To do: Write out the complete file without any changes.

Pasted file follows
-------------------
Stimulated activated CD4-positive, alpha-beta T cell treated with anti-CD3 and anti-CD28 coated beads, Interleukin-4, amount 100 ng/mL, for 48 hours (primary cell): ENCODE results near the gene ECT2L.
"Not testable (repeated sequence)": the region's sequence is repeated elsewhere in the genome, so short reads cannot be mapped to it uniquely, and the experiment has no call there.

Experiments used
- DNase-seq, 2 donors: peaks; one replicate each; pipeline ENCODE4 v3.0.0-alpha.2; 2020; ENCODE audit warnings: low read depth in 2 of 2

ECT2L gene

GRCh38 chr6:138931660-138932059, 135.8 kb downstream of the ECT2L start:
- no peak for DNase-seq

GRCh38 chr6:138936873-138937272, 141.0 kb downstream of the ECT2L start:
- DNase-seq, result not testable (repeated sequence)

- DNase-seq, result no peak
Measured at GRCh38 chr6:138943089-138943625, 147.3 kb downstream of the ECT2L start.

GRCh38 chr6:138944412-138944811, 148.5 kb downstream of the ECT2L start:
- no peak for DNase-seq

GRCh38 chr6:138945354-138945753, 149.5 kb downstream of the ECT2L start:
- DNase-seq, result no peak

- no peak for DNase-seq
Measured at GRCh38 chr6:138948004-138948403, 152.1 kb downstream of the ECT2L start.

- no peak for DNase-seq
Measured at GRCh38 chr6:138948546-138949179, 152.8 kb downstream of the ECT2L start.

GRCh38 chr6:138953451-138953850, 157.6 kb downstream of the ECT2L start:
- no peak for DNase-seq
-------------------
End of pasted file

Stimulated activated CD4-positive, alpha-beta T cell treated with anti-CD3 and anti-CD28 coated beads, Interleukin-4, amount 100 ng/mL, for 48 hours (primary cell): ENCODE results near the gene ECT2L.
"Not testable (repeated sequence)": the region's sequence is repeated elsewhere in the genome, so short reads cannot be mapped to it uniquely, and the experiment has no call there.

Experiments used
- DNase-seq, 2 donors: peaks; one replicate each; pipeline ENCODE4 v3.0.0-alpha.2; 2020; ENCODE audit warnings: low read depth in 2 of 2

ECT2L gene

GRCh38 chr6:138931660-138932059, 135.8 kb downstream of the ECT2L start:
- no peak for DNase-seq

GRCh38 chr6:138936873-138937272, 141.0 kb downstream of the ECT2L start:
- DNase-seq, result not testable (repeated sequence)

- DNase-seq, result no peak
Measured at GRCh38 chr6:138943089-138943625, 147.3 kb downstream of the ECT2L start.

GRCh38 chr6:138944412-138944811, 148.5 kb downstream of the ECT2L start:
- no peak for DNase-seq

GRCh38 chr6:138945354-138945753, 149.5 kb downstream of the ECT2L start:
- DNase-seq, result no peak

- no peak for DNase-seq
Measured at GRCh38 chr6:138948004-138948403, 152.1 kb downstream of the ECT2L start.

- no peak for DNase-seq
Measured at GRCh38 chr6:138948546-138949179, 152.8 kb downstream of the ECT2L start.

GRCh38 chr6:138953451-138953850, 157.6 kb downstream of the ECT2L start:
- no peak for DNase-seq